In addition, Reverend Parris seems to really look down on his parishioners in Salem. Early in Act 1, when he is trying to convince Abigail, his niece, to be honest with him about her reputation and recent activities in the forest, he says to her, "Abigail, I have fought here three long years to bend these stiff-necked people to me [...]." He seems to view his congregation as stubborn, and perhaps even difficult or slow, as "stiff-necked" seems to imply a number of negative qualities like these. In addition, the need that he feels to "bend" them to his will indicates that he sees them less as people that he leads down a righteous path and more like animals for him to control (we "break" horses, and the like).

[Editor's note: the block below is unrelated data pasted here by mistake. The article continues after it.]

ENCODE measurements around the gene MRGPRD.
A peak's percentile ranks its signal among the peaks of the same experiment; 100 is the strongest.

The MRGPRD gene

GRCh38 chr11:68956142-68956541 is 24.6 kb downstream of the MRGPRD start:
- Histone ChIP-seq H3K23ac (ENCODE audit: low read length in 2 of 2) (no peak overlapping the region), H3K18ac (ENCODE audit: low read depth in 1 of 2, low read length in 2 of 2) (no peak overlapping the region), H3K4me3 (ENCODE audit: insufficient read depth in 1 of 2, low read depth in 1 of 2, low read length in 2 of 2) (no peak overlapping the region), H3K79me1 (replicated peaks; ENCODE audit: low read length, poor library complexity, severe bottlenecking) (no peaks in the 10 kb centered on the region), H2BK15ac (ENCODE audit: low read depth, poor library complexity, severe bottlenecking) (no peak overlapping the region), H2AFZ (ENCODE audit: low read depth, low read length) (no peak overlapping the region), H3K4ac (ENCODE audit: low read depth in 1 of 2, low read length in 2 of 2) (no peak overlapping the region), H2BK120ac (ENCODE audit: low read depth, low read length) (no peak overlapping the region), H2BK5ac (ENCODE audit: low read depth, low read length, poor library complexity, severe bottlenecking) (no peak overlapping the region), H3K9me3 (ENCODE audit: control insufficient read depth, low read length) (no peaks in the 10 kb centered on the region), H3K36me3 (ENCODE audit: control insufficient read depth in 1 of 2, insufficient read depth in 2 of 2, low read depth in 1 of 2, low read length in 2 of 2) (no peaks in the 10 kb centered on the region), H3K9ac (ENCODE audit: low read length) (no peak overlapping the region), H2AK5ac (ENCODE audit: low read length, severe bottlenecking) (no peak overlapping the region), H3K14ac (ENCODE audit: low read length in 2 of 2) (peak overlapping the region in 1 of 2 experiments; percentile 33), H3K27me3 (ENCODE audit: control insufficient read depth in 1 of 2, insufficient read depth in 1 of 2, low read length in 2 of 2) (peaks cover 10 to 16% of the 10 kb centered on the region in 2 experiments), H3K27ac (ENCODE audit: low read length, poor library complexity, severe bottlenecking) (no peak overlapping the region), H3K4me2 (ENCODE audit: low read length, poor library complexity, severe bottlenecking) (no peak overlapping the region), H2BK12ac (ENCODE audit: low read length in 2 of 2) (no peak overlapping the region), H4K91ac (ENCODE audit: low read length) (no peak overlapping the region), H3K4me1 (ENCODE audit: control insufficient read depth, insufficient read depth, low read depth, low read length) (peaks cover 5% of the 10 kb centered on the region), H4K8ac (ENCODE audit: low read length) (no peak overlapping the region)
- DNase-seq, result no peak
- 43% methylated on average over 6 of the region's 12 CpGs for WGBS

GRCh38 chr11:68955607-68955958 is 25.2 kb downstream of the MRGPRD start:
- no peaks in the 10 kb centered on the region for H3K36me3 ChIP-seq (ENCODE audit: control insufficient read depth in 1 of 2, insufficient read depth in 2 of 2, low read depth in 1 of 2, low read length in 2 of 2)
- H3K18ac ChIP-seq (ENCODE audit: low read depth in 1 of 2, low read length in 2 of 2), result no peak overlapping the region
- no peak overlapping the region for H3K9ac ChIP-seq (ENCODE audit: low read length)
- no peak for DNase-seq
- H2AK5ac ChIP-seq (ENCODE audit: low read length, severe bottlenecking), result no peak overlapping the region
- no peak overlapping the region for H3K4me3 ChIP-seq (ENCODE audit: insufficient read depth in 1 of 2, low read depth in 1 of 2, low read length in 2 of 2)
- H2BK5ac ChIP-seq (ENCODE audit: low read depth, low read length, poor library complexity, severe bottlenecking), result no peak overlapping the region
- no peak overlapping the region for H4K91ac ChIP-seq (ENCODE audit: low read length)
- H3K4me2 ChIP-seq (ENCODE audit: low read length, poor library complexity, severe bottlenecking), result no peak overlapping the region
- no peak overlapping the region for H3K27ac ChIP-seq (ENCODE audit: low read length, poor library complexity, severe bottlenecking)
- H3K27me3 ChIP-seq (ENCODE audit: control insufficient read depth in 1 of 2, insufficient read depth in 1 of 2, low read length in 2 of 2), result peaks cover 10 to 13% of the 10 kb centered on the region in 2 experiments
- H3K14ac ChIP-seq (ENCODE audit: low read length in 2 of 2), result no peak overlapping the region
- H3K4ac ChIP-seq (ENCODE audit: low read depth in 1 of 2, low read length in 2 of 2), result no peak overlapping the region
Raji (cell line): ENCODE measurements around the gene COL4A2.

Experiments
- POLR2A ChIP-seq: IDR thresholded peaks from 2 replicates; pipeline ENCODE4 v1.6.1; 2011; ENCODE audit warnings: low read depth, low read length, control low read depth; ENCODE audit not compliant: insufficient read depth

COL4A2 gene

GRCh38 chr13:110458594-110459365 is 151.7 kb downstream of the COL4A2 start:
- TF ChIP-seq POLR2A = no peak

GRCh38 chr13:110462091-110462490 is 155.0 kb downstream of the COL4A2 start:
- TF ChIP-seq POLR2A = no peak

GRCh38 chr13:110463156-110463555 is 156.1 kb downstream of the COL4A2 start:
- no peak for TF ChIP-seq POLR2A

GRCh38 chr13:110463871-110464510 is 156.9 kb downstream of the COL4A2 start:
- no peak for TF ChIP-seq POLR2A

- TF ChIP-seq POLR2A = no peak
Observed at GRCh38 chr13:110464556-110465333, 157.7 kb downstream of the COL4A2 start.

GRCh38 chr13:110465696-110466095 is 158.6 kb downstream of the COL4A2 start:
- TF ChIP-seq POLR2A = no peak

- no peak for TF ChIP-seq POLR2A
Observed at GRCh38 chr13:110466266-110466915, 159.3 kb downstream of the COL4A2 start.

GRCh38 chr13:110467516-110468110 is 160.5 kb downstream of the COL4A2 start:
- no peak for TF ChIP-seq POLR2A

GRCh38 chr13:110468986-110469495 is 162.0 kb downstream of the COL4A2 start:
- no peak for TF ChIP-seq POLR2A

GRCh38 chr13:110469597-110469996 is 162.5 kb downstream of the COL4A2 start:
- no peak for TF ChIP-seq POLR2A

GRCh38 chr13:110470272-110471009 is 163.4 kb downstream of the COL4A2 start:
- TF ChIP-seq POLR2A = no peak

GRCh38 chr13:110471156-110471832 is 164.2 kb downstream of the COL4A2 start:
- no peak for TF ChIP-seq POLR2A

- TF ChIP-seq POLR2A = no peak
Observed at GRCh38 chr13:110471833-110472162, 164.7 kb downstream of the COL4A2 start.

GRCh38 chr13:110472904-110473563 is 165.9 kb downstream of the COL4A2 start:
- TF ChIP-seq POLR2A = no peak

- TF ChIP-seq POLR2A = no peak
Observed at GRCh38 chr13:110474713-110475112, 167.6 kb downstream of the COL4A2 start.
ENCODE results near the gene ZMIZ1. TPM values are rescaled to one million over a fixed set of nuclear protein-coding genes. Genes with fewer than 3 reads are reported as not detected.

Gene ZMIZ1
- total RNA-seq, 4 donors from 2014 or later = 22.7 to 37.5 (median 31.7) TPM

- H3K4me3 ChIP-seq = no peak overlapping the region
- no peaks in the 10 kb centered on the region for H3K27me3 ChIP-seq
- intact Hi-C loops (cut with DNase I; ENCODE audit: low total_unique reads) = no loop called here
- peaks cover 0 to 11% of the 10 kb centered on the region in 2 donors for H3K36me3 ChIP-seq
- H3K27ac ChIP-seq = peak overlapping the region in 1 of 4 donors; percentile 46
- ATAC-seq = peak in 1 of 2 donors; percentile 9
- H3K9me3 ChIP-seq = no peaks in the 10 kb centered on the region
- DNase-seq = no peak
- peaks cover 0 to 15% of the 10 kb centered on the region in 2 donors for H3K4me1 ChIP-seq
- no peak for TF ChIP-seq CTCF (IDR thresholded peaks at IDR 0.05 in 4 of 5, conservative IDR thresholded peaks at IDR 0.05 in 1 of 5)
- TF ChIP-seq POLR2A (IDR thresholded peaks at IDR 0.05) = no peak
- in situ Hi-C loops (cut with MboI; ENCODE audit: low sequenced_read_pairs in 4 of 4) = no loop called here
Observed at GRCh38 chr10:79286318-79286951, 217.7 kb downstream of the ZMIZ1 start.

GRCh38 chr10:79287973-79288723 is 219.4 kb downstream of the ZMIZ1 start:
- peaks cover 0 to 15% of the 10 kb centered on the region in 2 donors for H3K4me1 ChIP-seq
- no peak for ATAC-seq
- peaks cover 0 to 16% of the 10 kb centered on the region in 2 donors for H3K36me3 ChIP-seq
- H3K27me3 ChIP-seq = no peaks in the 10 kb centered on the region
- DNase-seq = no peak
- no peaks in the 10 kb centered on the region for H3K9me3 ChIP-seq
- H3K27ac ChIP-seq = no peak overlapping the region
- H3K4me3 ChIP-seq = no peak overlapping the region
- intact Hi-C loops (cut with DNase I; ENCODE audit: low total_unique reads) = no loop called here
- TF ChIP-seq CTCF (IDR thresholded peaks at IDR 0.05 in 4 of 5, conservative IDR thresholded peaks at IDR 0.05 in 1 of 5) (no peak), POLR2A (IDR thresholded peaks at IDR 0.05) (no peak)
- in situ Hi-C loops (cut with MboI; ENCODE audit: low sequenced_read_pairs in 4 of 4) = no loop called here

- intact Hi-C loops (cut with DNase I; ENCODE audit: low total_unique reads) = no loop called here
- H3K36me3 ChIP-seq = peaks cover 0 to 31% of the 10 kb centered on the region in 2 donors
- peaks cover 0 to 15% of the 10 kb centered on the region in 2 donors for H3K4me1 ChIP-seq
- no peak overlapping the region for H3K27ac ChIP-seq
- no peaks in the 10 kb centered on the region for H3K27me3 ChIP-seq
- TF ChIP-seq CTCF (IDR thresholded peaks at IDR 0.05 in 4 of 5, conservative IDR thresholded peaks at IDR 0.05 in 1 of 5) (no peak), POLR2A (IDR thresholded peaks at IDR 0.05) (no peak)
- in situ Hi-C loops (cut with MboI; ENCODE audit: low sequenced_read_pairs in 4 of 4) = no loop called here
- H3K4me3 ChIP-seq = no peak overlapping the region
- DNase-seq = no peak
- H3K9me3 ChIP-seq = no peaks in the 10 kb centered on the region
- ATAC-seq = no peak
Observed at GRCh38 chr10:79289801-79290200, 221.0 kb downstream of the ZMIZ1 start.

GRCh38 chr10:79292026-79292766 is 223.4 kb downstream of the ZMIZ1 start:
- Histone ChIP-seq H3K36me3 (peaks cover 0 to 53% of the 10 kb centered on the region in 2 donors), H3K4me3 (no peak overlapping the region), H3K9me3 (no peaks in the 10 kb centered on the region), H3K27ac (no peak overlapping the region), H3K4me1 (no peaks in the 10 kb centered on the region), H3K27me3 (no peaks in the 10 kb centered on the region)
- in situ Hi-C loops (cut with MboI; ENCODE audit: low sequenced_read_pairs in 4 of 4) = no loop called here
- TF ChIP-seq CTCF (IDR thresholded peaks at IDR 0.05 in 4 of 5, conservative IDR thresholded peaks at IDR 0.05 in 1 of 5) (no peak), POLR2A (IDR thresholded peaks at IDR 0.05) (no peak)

Further, Parris later suggests something even more outlandish when speaking with John Proctor. As they argue about money, Parris says, "I cannot offer one proposition but there be a howling riot of argument. I have often wondered if the Devil be in it somewhere; I cannot understand you people otherwise." Referring to his parishioners as "you people" is hardly a sensitive or inclusive way of speaking; he views himself as separate, set apart, and apparently above them. He even suggests that they have some link to the Devil or else they would never treat him as they do.